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Estate Planning

Public Administrators, How Your Estate May End Up Under Their Control

By July 26, 2022August 9th, 2022No Comments

In Michigan, the State Public Administrator Act provides for “the administration of the estates of deceased persons in certain cases.”

PA’s are appointed quite frequently as Guardian and/or Conservator for legally incapacitated individuals, and as Personal Representative in decedents’ estates. There is some dispute regarding whether a PA is even qualified under the law to serve as an individual’s Guardian/Conservator, as stated above, the Act only provides for the appointment of a PA in deceased persons estates.

A visit to any local probate court will illustrate how routinely courts appoint PA’s to serve in these roles. Many of these same attorneys continue to receive these appointments on a regular basis, even after having been terminated by the Attorney General’s office as PA.

There are two main reasons a PA may be appointed to serve as Guardian, Conservator or Personal Representative. First, there simply may be no suitable individual seeking such appointment.

For example, there are times a deceased individual’s body must be claimed from the morgue, but no family can be located. In that case, a probate estate will be opened for the sole purpose of appointing a PA, who will then have the authority to make the necessary arrangements for the body.

Another example is that an individual is alive, but incapacitated, and requires a guardian or conservator to manage their affairs, but there is no family involved who want to make these decisions. Or, there may have been a loved one assisting an incapacitated individual with their needs, but that loved one passed away before the incapacitated person, leaving the ward unprotected.

Sometimes there is a family member interested in serving, but the court finds that individual unsuitable. This is an unfortunate fact, but often enough, family members are suspected of or found to have improperly managed a vulnerable person’s assets, or even improperly cared for the ward.

Julie was involved in a case once where a man was caring for his aging mother suffering from dementia, but left her alone in his home for hours at a time, allowing her to fall and seriously injure herself repeatedly.

Upon Julie’s cross-examination, this gentleman admitted that his mother had probably fallen at least twenty times while in his home! Many of those times she was injured and even required hospital admissions. Apparently, it never occurred to him that she should not be left alone, or he preferred to preserve her assets for his inheritance, rather than hire someone to care for her in his absence.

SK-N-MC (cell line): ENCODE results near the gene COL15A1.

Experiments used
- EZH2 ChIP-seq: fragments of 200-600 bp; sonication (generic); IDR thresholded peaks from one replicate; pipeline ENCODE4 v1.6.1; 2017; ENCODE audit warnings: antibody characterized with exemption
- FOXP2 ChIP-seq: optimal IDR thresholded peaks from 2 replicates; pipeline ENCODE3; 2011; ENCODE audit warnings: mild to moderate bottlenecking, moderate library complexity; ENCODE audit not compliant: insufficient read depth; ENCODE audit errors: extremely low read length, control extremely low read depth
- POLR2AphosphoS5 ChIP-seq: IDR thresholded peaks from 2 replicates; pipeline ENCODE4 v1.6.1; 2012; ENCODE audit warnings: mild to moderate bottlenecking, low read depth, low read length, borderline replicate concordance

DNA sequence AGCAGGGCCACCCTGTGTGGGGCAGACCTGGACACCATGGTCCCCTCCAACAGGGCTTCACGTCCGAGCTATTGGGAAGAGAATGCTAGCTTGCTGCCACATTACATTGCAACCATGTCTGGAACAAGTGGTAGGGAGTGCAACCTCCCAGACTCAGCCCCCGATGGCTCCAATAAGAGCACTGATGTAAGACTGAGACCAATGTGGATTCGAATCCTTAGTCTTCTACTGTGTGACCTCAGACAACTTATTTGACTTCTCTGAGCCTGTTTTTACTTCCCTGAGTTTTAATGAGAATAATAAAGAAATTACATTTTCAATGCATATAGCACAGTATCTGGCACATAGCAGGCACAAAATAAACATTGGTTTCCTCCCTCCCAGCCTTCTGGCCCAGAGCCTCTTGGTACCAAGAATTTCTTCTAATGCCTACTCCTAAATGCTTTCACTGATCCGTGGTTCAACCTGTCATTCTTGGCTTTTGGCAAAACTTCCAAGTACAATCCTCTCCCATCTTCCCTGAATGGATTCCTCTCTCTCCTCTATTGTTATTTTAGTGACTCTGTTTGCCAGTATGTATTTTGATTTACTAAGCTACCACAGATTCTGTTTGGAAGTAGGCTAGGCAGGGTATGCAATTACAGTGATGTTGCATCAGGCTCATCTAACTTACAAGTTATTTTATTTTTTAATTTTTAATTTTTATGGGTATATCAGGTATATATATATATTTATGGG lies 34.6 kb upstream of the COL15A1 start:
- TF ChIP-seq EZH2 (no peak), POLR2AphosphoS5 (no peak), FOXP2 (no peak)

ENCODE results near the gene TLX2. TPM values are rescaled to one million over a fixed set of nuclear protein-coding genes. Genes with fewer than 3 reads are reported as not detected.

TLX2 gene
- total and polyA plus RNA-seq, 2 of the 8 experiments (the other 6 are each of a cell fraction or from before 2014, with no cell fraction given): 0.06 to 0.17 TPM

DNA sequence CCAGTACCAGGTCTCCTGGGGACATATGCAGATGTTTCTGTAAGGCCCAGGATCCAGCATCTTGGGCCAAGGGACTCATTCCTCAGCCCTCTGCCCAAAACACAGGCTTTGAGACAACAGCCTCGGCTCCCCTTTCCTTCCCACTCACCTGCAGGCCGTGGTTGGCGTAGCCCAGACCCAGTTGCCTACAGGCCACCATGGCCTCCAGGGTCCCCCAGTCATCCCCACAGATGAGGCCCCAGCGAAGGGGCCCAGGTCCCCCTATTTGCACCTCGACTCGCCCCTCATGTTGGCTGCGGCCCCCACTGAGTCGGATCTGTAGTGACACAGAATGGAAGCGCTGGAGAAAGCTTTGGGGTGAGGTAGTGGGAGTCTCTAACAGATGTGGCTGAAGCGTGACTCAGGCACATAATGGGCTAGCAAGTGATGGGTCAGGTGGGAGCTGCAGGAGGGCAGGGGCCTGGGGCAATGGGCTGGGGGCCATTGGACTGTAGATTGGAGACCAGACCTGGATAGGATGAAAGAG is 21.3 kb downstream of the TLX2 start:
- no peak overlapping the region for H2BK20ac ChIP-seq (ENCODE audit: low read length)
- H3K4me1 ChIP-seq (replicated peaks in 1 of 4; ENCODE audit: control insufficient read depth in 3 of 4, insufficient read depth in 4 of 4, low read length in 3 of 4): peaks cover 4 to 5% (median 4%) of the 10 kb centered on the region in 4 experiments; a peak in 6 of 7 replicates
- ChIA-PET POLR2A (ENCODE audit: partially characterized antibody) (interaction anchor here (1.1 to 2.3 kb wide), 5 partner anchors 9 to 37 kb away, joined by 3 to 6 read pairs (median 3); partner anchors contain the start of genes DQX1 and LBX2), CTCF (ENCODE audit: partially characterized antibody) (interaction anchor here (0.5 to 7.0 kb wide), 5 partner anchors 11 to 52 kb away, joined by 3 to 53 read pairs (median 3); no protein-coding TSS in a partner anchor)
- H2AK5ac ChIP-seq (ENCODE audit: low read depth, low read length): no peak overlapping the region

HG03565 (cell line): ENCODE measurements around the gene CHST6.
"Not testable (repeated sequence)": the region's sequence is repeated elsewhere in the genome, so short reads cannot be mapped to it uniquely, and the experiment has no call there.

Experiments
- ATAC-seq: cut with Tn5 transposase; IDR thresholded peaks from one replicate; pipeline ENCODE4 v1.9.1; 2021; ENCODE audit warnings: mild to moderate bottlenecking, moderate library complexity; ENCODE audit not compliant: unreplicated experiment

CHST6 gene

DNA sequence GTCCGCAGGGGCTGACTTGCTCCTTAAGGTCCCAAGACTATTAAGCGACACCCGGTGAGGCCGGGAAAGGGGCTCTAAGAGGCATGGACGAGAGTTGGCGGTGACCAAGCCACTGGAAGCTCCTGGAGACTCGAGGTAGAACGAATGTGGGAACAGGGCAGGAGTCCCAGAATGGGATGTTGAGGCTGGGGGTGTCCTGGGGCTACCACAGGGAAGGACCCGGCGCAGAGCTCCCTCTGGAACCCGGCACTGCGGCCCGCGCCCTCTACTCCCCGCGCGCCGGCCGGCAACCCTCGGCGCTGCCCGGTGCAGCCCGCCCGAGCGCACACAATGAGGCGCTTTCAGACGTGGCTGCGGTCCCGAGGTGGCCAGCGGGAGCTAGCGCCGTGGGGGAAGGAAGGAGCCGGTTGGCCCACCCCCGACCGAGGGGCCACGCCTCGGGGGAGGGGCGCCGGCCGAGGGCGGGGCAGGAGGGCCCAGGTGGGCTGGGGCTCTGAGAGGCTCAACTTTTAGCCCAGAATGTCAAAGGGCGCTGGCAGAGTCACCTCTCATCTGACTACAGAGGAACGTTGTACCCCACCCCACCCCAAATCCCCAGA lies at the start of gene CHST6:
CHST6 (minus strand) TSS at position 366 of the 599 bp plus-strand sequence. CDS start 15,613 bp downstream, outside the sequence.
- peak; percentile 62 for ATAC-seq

This is the type of case where Adult Protective Services becomes involved and a PA appointed to protect the ward from a family member’s negligence or abuse.

A probate judge may also refuse to appoint a family member who has a criminal history, bankruptcy, repeated violations of their fiduciary duties or requirements of the court, or other history suggesting they are not suitable to serve in a trusted role managing the care or finances of another.

The other main reason PA’s get appointed is the judge learns there is a dispute among family members regarding who should serve in one of these fiduciary roles (remember from one of the previous newsletters that a fiduciary is one who serves in a trusted role for another).

It is not unheard of that a probate matter comes to court carrying the heavy baggage of sometimes decades-old family tensions, and the parties let all their resentments and frustrations against each other spill out in open court. Once a judge sees accusations flying between siblings or other relatives, appointing a PA is their means of protecting the estate.

Some people say that the judges are too quick to appoint a PA, even if only one party is making baseless claims against another, but in all fairness, judges can only assess the situation from a great distance, and the risk of not appointing an independent third party can be quite high. No judge wants to have a case in their courtroom where one party runs off with the funds!

There are many reasons why you want to avoid having a PA appointed for you or your estate, and we will go over those reasons in detail in a coming issue! Stay tuned for that information, and if you want to plan ahead to make things easier on the ones you care about, please give us a call for your free consultation!

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